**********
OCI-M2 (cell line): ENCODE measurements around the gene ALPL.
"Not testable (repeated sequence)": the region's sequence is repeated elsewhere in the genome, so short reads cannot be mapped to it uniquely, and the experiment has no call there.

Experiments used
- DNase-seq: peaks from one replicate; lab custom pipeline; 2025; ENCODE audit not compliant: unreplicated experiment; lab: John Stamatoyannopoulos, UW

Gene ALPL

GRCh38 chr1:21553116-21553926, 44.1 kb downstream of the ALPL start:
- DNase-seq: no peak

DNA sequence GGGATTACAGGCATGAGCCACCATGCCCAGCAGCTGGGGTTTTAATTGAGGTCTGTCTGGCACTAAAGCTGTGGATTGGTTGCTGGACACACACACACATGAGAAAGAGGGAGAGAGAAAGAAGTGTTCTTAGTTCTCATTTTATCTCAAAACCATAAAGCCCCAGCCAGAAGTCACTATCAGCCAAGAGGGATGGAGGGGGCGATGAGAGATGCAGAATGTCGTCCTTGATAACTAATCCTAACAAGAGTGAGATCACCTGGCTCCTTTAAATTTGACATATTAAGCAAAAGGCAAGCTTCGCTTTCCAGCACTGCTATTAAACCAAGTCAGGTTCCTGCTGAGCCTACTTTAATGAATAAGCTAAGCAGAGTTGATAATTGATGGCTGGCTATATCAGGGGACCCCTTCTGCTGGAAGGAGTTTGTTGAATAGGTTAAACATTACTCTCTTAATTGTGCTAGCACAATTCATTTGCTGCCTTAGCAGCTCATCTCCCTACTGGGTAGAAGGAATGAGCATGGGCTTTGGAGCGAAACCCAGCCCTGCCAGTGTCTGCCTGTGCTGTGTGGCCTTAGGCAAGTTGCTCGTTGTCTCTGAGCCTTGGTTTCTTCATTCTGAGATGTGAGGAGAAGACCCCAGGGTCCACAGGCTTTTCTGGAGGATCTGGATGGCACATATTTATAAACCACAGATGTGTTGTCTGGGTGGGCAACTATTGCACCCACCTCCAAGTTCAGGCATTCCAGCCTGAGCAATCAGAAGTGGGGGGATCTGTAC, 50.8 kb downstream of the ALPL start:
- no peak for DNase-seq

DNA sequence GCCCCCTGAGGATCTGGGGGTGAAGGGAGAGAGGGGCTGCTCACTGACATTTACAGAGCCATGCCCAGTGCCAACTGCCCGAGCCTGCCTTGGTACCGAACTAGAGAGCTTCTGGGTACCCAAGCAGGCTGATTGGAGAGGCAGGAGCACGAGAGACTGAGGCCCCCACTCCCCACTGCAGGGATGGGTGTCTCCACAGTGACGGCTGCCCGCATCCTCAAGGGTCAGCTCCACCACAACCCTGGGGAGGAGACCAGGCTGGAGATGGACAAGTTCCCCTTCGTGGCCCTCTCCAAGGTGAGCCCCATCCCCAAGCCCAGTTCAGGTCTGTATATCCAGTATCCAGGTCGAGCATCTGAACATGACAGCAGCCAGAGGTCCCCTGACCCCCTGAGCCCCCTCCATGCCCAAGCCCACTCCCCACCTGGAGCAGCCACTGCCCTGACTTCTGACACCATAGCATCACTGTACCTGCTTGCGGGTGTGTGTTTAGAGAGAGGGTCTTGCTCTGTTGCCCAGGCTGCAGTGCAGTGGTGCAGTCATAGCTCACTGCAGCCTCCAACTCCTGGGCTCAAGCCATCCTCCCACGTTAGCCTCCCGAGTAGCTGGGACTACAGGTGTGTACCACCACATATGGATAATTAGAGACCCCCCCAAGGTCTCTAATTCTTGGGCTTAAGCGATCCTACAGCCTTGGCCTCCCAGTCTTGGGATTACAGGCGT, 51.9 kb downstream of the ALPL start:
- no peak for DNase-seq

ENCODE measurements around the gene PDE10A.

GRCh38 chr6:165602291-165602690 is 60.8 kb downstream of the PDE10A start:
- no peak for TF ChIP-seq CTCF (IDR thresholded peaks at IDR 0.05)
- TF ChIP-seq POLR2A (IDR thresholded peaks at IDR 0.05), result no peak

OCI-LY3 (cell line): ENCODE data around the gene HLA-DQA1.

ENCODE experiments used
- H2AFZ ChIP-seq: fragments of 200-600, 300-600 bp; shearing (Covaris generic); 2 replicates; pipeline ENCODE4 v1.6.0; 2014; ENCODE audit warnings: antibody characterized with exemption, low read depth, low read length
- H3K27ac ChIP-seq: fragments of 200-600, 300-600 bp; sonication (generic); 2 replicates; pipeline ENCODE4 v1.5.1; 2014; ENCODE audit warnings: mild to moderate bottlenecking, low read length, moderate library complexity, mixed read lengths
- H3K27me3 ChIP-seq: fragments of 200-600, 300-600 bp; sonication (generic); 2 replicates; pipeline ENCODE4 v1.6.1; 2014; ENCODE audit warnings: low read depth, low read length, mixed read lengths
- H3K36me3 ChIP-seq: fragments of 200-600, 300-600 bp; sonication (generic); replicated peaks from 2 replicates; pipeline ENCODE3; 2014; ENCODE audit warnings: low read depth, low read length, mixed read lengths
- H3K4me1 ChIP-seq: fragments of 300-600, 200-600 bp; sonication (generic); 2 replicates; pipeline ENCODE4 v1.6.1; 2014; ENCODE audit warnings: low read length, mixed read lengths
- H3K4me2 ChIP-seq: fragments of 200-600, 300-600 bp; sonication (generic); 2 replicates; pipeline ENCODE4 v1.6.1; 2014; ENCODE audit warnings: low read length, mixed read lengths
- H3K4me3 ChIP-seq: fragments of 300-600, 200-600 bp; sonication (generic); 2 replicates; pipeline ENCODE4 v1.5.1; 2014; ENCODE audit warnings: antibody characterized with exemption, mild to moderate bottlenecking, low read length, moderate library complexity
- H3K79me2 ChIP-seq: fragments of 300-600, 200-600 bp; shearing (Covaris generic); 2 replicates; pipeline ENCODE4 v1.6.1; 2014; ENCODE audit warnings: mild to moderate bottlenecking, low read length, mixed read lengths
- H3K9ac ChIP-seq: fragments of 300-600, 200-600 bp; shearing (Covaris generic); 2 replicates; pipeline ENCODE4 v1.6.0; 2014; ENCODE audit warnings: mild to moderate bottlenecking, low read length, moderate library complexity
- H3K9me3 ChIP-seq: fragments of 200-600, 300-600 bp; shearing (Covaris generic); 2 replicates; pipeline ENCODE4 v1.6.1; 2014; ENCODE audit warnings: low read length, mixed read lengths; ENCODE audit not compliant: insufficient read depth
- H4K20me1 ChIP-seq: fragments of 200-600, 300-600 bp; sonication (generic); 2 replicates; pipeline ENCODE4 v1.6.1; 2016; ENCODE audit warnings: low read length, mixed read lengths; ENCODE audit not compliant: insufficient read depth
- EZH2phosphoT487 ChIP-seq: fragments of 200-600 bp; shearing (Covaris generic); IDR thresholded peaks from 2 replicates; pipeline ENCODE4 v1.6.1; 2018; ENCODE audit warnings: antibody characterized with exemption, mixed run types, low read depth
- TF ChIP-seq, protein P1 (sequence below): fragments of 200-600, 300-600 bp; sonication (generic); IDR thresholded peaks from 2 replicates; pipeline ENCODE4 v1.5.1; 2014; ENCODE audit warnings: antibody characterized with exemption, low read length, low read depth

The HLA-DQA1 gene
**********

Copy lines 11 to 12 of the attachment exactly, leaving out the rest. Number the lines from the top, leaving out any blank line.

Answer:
- no peak for DNase-seq

ENCODE measurements around the gene PDE10A.